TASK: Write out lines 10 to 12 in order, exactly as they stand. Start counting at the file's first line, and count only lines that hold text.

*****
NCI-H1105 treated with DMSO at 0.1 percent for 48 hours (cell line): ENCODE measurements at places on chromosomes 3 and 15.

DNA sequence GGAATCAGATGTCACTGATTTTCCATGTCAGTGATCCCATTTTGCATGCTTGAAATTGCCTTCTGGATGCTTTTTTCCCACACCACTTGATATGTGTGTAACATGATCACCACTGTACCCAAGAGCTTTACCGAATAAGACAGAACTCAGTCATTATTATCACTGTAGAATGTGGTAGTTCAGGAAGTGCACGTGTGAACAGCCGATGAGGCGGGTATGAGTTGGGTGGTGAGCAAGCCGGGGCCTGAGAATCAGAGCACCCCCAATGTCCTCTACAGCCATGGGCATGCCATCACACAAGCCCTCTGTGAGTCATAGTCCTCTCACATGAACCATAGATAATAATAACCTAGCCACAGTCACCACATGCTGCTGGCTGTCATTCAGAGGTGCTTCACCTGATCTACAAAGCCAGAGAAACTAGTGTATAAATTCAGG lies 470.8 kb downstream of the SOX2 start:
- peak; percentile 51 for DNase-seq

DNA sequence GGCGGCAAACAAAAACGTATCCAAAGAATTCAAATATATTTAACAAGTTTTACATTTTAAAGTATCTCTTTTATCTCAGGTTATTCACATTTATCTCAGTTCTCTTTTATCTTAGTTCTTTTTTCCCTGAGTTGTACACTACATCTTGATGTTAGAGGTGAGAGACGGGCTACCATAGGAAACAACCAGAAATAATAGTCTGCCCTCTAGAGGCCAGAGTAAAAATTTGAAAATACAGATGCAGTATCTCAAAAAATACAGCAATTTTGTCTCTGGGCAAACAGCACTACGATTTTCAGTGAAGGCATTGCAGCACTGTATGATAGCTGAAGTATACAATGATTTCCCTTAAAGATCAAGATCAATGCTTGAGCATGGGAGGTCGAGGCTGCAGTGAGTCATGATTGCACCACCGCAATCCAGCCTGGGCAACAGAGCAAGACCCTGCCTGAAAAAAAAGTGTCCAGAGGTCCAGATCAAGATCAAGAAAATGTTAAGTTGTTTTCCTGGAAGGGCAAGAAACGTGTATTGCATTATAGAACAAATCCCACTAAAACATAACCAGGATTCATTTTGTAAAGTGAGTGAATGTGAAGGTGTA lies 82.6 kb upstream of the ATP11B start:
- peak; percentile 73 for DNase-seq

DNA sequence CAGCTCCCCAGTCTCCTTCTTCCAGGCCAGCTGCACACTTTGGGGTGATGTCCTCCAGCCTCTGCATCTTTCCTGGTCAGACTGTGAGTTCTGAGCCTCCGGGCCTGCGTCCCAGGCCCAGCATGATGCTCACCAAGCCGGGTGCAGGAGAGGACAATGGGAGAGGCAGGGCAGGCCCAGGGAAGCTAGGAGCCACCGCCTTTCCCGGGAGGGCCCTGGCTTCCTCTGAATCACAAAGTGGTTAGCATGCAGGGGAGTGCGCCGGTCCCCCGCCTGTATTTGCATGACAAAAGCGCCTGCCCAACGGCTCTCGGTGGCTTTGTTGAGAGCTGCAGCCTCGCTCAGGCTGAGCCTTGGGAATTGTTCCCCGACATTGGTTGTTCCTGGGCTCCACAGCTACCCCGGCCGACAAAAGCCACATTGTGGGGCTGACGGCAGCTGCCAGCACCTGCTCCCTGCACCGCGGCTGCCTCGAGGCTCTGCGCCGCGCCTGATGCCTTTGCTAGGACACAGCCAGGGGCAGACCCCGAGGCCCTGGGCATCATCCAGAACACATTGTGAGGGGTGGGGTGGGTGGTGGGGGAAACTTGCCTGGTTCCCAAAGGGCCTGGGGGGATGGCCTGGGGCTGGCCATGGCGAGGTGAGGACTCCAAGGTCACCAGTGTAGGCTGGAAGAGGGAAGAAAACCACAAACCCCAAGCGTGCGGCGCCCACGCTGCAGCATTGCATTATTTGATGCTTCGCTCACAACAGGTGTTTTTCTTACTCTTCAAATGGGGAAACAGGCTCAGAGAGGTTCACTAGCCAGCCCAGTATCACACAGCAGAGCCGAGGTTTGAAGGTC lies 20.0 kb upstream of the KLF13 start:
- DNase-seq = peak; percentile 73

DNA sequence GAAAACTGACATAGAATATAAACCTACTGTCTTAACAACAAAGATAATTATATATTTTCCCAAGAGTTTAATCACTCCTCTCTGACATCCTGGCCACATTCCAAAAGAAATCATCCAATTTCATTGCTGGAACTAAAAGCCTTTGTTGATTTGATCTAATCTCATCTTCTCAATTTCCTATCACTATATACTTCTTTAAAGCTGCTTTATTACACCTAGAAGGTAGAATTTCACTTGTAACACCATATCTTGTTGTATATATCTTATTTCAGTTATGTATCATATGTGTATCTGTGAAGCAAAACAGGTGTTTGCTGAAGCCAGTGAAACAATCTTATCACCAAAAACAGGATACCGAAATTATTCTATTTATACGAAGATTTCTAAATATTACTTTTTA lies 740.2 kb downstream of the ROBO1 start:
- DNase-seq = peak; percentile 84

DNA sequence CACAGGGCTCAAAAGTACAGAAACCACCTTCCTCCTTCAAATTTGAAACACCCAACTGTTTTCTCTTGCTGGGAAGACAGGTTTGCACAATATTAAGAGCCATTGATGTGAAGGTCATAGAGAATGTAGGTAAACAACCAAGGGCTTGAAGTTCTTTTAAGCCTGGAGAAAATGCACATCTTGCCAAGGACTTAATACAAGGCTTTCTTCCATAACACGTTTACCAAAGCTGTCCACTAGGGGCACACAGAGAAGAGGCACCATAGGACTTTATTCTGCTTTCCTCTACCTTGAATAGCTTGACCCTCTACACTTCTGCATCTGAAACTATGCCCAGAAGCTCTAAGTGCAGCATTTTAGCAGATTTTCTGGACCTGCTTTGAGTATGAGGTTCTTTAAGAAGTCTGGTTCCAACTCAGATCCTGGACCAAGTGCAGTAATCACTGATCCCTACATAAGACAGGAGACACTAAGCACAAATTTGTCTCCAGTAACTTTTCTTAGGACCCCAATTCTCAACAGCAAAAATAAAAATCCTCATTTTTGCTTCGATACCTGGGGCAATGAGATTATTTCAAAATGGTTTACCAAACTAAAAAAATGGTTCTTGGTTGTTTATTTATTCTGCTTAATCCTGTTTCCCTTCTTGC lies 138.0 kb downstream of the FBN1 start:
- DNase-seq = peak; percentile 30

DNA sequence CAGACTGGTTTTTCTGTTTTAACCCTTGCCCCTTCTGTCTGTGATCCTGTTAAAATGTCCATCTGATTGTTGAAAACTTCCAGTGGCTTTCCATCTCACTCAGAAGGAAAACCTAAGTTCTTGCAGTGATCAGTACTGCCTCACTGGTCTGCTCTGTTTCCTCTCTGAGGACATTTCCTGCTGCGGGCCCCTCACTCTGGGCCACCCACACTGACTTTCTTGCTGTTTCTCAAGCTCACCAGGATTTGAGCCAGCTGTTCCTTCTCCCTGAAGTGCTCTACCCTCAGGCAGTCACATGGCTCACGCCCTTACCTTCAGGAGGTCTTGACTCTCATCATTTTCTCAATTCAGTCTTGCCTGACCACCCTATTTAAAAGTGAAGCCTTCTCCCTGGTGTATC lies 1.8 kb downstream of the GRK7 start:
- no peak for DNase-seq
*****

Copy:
DNA sequence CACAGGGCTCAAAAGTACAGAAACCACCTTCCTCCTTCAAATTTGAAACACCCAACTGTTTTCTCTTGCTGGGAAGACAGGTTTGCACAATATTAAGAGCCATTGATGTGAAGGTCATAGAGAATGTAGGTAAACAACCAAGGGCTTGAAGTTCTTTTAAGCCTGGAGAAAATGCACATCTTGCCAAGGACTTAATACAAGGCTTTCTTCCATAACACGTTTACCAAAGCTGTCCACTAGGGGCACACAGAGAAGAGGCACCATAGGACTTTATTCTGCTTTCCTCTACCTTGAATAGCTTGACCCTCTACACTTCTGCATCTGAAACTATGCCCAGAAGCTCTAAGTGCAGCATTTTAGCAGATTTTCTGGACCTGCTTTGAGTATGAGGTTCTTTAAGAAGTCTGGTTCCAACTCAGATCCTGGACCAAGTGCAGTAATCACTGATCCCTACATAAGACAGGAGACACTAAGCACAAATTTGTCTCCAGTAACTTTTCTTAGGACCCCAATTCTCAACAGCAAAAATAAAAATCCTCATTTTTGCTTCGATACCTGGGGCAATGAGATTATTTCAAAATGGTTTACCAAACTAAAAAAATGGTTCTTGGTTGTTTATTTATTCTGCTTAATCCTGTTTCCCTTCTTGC lies 138.0 kb downstream of the FBN1 start:
- DNase-seq = peak; percentile 30

DNA sequence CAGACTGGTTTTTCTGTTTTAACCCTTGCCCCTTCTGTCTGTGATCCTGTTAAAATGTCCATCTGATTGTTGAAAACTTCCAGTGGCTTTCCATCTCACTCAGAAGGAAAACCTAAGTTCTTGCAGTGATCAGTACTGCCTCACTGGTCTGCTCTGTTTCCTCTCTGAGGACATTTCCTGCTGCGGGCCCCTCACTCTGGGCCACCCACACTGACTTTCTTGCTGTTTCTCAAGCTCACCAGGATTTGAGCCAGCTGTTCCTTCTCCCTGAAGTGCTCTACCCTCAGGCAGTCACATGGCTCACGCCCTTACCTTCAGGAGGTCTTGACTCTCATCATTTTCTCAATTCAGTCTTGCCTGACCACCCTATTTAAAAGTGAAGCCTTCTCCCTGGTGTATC lies 1.8 kb downstream of the GRK7 start: